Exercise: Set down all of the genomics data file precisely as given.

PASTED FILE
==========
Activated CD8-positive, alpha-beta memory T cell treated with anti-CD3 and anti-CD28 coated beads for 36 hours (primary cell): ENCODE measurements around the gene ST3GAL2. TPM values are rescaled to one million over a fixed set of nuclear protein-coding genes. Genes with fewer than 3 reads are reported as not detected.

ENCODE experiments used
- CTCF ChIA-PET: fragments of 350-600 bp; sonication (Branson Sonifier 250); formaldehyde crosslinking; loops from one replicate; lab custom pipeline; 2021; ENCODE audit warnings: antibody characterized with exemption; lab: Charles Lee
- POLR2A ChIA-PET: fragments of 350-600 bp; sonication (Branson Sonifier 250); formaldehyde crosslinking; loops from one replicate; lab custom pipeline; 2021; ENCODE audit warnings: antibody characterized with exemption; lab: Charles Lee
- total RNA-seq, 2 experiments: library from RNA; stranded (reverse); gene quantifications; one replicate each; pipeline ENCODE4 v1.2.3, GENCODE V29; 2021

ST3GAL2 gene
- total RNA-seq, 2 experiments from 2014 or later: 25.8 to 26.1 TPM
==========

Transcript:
Activated CD8-positive, alpha-beta memory T cell treated with anti-CD3 and anti-CD28 coated beads for 36 hours (primary cell): ENCODE measurements around the gene ST3GAL2. TPM values are rescaled to one million over a fixed set of nuclear protein-coding genes. Genes with fewer than 3 reads are reported as not detected.

ENCODE experiments used
- CTCF ChIA-PET: fragments of 350-600 bp; sonication (Branson Sonifier 250); formaldehyde crosslinking; loops from one replicate; lab custom pipeline; 2021; ENCODE audit warnings: antibody characterized with exemption; lab: Charles Lee
- POLR2A ChIA-PET: fragments of 350-600 bp; sonication (Branson Sonifier 250); formaldehyde crosslinking; loops from one replicate; lab custom pipeline; 2021; ENCODE audit warnings: antibody characterized with exemption; lab: Charles Lee
- total RNA-seq, 2 experiments: library from RNA; stranded (reverse); gene quantifications; one replicate each; pipeline ENCODE4 v1.2.3, GENCODE V29; 2021

ST3GAL2 gene
- total RNA-seq, 2 experiments from 2014 or later: 25.8 to 26.1 TPM